Maternal Desire; On Children, Love, and the Inner Life (Book Review)
Author: de Marneffe, Daphne
Publisher: New York: Little, Brown and Company, 2004
Reviewed By: Mary Pharis, Summer 2005, pp. 63-64
What makes a book an analytic book? When we decide as we turn the pages of a book that the author has an analytic perspective, what is it that makes us think so? I’m not thinking of books in the professional domain, like those published by the Analytic Press, or Guilford; Aronson or Brunner/Mazel; or Lawrence Erlbaum Associates. I’m referring to nonfiction books published by the popular presses, those that might hope to compete for a spot on the New York Times book lists. I recognized that Daphne de Marneffe’s sensitive, thoughtful, passionate book, Maternal Desire; On Children, Love, and the Inner Life, was analytic by the time I had read five pages. I knew she must have an analytic perspective when I found her describing the issues that surround the question of how caring for children might fit into one’s life, and how one might talk about that with others, in this way:
There is a complicated blend of emotions at the heart of these issues and a complicated overlay of social messages. They are a minefield, where we step gingerly around our own feelings and those of others, balancing self-revelation and self-concealment in an effort to respect other’s choices, maintain friendships, not offend (p. xiii)
She observes, “The early years of our children’s lives give us a unique opportunity to embrace living fully, in all its fatigue, moodiness, laughter, inconvenience, pleasure and mess (p.329).” And then she raises the question as to what a mother might do when she finds it is hard to hold onto the joy, the positive spectrum of emotions, and keep her equanimity in the face of the array of demands of motherhood that make that equanimity hard to retain.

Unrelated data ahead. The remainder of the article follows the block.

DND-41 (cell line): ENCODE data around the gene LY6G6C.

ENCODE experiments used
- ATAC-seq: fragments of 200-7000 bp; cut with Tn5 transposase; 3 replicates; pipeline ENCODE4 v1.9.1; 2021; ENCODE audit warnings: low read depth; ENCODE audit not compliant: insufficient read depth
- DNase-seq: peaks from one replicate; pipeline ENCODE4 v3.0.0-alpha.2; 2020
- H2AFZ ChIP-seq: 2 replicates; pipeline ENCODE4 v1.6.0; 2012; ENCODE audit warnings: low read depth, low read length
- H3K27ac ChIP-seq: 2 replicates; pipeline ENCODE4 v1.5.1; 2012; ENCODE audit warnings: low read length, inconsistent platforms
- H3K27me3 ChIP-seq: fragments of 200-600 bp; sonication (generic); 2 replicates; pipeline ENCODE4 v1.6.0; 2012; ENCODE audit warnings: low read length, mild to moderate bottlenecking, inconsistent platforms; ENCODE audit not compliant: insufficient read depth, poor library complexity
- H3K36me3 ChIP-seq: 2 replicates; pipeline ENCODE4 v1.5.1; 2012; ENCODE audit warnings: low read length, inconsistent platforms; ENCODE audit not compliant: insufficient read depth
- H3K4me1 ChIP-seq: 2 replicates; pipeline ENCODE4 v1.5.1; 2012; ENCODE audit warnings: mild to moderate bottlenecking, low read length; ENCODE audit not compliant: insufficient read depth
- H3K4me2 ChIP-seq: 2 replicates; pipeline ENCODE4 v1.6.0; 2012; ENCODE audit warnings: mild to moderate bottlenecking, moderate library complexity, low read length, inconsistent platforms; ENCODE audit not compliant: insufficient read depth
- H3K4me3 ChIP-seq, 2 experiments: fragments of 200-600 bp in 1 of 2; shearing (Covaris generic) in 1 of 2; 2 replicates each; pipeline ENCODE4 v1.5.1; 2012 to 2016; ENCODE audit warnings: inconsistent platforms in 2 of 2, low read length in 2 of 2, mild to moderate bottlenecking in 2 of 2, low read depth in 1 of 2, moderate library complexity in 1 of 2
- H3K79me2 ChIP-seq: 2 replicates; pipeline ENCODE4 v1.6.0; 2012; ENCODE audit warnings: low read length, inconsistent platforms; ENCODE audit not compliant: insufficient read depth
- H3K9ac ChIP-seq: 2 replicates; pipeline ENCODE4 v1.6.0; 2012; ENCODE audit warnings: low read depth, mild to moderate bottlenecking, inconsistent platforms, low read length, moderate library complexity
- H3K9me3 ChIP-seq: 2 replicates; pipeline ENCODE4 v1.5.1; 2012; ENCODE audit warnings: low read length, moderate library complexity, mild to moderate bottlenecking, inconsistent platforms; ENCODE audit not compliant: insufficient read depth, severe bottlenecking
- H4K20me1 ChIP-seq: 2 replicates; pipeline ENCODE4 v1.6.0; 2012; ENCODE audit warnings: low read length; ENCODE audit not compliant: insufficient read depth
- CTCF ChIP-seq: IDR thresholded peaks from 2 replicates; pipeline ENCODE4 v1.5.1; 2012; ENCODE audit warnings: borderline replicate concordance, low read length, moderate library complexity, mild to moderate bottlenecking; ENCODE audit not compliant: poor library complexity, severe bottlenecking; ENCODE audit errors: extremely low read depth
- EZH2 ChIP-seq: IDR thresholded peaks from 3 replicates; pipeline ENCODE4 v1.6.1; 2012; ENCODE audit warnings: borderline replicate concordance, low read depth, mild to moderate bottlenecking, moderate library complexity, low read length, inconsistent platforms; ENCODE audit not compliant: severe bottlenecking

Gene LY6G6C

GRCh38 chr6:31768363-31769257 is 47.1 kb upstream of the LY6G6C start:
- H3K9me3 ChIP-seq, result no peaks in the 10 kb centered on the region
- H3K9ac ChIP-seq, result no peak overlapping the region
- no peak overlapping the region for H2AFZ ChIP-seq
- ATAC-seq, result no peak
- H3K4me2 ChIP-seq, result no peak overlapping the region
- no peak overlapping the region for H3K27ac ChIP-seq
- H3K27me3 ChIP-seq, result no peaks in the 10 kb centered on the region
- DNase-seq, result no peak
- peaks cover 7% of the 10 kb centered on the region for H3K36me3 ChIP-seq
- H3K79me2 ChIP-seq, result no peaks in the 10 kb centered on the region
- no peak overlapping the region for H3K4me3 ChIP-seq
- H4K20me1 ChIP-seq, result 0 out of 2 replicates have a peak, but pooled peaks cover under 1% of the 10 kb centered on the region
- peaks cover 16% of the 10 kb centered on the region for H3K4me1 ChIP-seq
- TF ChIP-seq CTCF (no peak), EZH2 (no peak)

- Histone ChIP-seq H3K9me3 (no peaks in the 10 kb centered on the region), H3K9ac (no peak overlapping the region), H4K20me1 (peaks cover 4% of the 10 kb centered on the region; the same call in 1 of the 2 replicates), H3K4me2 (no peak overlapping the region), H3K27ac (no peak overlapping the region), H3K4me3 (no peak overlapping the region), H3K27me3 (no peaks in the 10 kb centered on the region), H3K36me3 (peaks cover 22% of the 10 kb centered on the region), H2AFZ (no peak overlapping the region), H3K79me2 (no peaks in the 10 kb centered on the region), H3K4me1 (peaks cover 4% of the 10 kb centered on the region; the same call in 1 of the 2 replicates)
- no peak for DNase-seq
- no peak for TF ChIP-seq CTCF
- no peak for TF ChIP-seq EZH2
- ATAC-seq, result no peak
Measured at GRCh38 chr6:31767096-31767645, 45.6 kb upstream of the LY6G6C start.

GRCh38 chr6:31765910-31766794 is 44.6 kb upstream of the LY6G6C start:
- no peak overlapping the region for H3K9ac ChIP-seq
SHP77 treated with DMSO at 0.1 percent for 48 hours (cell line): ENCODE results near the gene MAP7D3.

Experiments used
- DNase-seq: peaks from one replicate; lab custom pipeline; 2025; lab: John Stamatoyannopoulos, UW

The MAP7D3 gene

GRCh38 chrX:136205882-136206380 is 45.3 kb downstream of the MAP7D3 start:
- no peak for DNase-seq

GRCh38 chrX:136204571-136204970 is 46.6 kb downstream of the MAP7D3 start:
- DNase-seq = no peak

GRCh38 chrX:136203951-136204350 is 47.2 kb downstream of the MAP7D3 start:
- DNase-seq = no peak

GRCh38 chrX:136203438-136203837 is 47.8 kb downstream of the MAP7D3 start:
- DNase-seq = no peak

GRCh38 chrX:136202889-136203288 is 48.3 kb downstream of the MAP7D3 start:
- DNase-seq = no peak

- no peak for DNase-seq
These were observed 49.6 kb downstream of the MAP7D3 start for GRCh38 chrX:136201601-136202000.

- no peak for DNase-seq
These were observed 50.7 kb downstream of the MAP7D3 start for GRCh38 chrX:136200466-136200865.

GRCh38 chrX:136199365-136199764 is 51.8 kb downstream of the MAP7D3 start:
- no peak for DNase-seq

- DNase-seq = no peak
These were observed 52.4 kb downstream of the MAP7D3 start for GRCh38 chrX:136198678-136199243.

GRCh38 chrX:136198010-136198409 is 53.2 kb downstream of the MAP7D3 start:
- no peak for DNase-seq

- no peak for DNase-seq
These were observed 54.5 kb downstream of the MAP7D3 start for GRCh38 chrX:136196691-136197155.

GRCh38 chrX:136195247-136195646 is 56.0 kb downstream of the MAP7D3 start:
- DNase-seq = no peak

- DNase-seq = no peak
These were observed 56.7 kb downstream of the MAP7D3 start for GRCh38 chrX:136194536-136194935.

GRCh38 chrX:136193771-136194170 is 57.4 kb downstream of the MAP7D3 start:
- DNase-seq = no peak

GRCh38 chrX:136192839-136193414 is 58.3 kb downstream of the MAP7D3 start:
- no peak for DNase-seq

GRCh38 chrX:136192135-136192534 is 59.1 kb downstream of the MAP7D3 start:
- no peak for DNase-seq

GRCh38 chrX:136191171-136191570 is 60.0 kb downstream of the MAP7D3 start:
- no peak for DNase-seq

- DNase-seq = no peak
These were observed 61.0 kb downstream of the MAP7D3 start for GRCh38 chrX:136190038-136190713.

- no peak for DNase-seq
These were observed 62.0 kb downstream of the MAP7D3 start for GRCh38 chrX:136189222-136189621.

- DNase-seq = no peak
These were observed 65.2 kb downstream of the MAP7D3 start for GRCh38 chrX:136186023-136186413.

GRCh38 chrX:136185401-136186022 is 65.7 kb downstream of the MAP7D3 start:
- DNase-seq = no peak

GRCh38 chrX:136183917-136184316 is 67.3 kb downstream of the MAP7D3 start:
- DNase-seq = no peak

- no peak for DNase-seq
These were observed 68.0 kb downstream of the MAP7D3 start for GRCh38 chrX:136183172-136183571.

I thought her answer clearly revealed her analytic perspective: “A first step that any of us can take is to sit with the problem, whatever form it takes in our lives. We need to listen to the stirrings of our own soul, take responsibility for all our different feelings, and work toward greater discernment of our desire amid the clamor of voices. How do we do that? First, we notice. We notice the clench in our stomach or the low level spaciness we feel when we leave our baby for the day. We ask ourselves what we can learn from it. We notice our sense of relief when we get out the door and leave our screaming toddler. We turn that sense of freedom over in our minds, trying to learn all we can about its sources…. Noticing does not make bad feeling go away, but it creates slightly more breathing space for our intimate experience, giving us a moment of honest specificity amid the self-persecuting half-truths that usually clog our minds. It can make us more compassionate toward ourselves, and less lonely” (pp. 329-330).
Just at the time I finished de Marneffe’s book, Newsweek magazine published an issue (February 21, CXLV no. 8: 42-49) with a cover photo of a mother holding a baby, rigged to look as if the mother had eight arms, all of them busy with diverse activities. The banner read “The Myth of the Perfect Mother: Why It Drives Real Women Crazy” and inside was an essay on motherhood by Judith Warner. Warner’s article, we were told, was taken from her forthcoming book Perfect Madness: Motherhood in the Age of Anxiety (New York: Riverhead, 2005). In her Newsweek article, she reported that she had decided to name her book Perfect Madness because so many women told her of their “lives spent shuttling back and forth to more and more absurd-seeming, high-pressured, time-demanding, utterly exhausting kids’ activities (p. 44).”
I could tell that Warner was passionate too, but certainly not in the same way that de Marneffe was; the tone of her article left me with the impression that she probably did not have an analytic perspective. I decided that it might be useful for me to read her book as well, to help me clarify those elements that lead me to conclude an author’s thinking seems to be analytic or not. In her book Warner opines that “a longing to get things under control” is “the real reason why we mother the way we do. It gives us a feeling of control that is very comforting (and very familiar). It suits us psychologically. It allows us to assuage our anxiety (Warner, 2005, p.158, italics in the original).